An association of Christian doctors has harshly criticized a national organization of obstetricians for supporting ethical codes that will force pro-life physicians to violate their consciences by referring patients to other doctors for abortions.
Leaders of the Christian Medical Association(CMA), representing 15,000 members, challenged a statement made by an ethics committee of the American College of Obstetricians and Gynecologists(ACOG) that examined physicians’ rights of conscience.
The ACOG Committee of Ethics’ position paper, titled "The Limits of Conscientious Refusal in Reproductive Medicine," targets pro-life physicians. It insists that doctors who object to abortion must refer a patient to a physician who will perform abortions. The statement also says doctors with conscientious objections to providing other procedures and prescriptions should move closer to doctors who do not have such objections.
The Christian Medical Association in protest drafted a letter that was signed by other national organizations.
CMA CEO Dr. David Stevens declared his opposition to ACOG’s position, calling it “out of touch with conscience-driven physicians” and also out of touch with traditional American respect for rights of conscience and religious freedom.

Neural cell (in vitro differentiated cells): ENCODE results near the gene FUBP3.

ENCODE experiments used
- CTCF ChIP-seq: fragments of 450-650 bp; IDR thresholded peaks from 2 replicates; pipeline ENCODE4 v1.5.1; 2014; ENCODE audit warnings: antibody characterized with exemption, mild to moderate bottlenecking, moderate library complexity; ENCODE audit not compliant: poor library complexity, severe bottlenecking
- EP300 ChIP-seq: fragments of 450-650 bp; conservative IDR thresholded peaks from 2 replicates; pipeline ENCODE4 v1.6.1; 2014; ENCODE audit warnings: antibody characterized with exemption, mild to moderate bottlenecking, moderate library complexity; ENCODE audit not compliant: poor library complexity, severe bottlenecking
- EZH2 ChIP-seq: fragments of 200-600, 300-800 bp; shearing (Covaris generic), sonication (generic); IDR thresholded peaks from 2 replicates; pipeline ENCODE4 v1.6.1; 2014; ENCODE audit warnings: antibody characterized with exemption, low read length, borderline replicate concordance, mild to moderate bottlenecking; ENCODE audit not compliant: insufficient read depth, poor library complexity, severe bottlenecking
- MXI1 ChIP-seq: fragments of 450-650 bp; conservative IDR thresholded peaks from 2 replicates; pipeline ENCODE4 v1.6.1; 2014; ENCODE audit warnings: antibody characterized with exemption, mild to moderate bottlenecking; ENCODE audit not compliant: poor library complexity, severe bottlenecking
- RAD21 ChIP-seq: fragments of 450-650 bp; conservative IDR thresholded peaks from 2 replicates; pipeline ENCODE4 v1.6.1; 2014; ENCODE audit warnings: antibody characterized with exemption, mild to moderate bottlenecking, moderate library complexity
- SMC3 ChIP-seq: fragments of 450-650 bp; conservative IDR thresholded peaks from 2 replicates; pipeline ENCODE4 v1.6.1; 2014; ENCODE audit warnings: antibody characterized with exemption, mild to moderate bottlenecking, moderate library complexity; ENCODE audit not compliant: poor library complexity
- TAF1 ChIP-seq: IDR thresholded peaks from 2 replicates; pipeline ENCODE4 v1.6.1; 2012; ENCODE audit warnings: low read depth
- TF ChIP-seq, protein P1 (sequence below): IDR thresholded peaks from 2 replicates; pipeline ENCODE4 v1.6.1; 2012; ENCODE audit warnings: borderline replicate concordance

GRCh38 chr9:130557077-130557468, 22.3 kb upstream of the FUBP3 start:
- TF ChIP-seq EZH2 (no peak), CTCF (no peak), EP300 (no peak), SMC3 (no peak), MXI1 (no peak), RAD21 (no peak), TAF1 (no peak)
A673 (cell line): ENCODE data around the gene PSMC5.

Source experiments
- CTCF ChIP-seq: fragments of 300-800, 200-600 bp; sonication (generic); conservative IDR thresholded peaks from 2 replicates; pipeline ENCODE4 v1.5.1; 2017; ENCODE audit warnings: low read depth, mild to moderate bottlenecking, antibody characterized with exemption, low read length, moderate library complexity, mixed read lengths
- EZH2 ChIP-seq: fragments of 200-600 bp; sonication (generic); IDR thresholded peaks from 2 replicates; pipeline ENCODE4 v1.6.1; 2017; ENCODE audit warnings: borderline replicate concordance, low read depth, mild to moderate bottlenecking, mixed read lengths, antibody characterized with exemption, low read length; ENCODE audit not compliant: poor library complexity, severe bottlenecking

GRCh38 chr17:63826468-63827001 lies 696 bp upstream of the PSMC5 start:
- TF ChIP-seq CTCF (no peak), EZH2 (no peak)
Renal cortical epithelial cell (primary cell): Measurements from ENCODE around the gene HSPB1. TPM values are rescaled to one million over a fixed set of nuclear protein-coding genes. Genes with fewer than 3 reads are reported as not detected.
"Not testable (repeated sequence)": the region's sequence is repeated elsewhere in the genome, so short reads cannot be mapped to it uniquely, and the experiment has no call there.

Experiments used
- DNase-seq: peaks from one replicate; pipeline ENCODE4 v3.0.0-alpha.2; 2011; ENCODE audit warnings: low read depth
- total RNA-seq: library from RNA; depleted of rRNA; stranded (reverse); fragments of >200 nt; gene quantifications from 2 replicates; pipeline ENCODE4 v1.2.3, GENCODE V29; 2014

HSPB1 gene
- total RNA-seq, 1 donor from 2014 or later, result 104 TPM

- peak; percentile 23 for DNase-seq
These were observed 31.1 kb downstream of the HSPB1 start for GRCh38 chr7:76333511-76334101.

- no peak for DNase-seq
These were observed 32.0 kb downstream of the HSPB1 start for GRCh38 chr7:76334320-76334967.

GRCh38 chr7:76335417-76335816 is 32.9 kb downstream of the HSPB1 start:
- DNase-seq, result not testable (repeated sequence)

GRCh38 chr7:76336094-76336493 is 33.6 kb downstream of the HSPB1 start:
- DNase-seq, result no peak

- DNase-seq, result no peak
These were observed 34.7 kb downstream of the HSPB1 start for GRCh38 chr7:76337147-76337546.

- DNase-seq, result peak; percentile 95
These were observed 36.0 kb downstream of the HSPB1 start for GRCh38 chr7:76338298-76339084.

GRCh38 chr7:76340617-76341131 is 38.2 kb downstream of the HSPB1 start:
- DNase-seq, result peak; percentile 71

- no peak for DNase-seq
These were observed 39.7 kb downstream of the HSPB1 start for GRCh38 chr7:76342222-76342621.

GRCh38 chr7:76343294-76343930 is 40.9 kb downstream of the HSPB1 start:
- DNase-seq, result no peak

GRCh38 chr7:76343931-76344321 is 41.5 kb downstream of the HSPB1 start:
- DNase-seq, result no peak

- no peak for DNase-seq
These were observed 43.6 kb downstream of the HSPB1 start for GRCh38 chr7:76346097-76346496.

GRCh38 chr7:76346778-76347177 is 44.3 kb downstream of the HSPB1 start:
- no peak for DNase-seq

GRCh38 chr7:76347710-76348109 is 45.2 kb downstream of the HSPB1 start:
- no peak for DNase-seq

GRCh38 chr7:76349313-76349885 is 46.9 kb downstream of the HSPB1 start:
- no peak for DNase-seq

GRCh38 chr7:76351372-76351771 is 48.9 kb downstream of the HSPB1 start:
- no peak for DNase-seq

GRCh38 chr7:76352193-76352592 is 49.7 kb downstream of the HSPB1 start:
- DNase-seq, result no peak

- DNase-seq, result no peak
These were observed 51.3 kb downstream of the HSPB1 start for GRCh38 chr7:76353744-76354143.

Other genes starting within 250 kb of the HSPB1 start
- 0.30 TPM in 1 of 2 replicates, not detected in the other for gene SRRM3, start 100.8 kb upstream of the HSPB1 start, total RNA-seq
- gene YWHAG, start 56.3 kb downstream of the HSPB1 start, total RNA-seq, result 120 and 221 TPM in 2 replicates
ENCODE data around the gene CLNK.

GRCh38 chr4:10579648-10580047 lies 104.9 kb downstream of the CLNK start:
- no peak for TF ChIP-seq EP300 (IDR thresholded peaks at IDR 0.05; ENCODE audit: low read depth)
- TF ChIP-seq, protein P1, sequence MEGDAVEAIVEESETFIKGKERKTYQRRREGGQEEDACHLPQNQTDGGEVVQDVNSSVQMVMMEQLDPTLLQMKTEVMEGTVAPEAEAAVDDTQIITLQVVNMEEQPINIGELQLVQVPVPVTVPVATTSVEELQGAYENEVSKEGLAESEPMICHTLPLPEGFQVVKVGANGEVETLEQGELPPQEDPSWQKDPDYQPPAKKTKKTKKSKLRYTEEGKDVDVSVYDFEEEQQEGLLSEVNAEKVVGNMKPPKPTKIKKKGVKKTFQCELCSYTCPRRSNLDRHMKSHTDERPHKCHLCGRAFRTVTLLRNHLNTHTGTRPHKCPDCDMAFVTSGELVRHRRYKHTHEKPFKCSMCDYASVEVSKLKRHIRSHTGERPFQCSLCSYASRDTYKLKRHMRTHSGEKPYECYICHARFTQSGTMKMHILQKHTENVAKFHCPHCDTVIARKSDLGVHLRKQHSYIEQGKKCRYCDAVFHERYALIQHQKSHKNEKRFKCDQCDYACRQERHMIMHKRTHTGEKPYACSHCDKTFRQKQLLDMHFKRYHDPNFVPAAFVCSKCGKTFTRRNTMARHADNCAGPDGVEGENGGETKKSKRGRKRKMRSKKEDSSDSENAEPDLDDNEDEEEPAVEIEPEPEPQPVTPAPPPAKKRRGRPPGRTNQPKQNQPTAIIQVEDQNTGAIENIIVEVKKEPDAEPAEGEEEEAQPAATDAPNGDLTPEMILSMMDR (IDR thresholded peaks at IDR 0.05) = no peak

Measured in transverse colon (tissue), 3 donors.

Dr. Stevens added, "Many physicians had been realizing that because of their aggressive abortion lobbying, ACOG officials do not represent the values of most physicians and mainstream medicine. This statement goes a step beyond not representing our life-affirming values to actually advocating policies to prevent us from exercising those values. ACOG's attitude seems to be, 'If you don't toe the ACOG line on abortion, the 'morning-after pill,' and the application of reproductive technology, then you shouldn't be practicing obstetrics--and if you do, we're going to do everything in our power to force you to accommodate our abortion agenda."
CMA Executive Vice President Gene Rudd, MD, himself an obstetrician and gynecologist, said he has ended his 25-year membership in ACOG over the new policy.
Explaining his decision, he said, “My conscience can no longer support their lack of conscience. ACOG's strategy seeks to marginalize dissenting opinions. I as an obstetrician have a moral obligation not only to act in my patient's best interest, but also in the best interest of the developing baby, and of society as a whole.”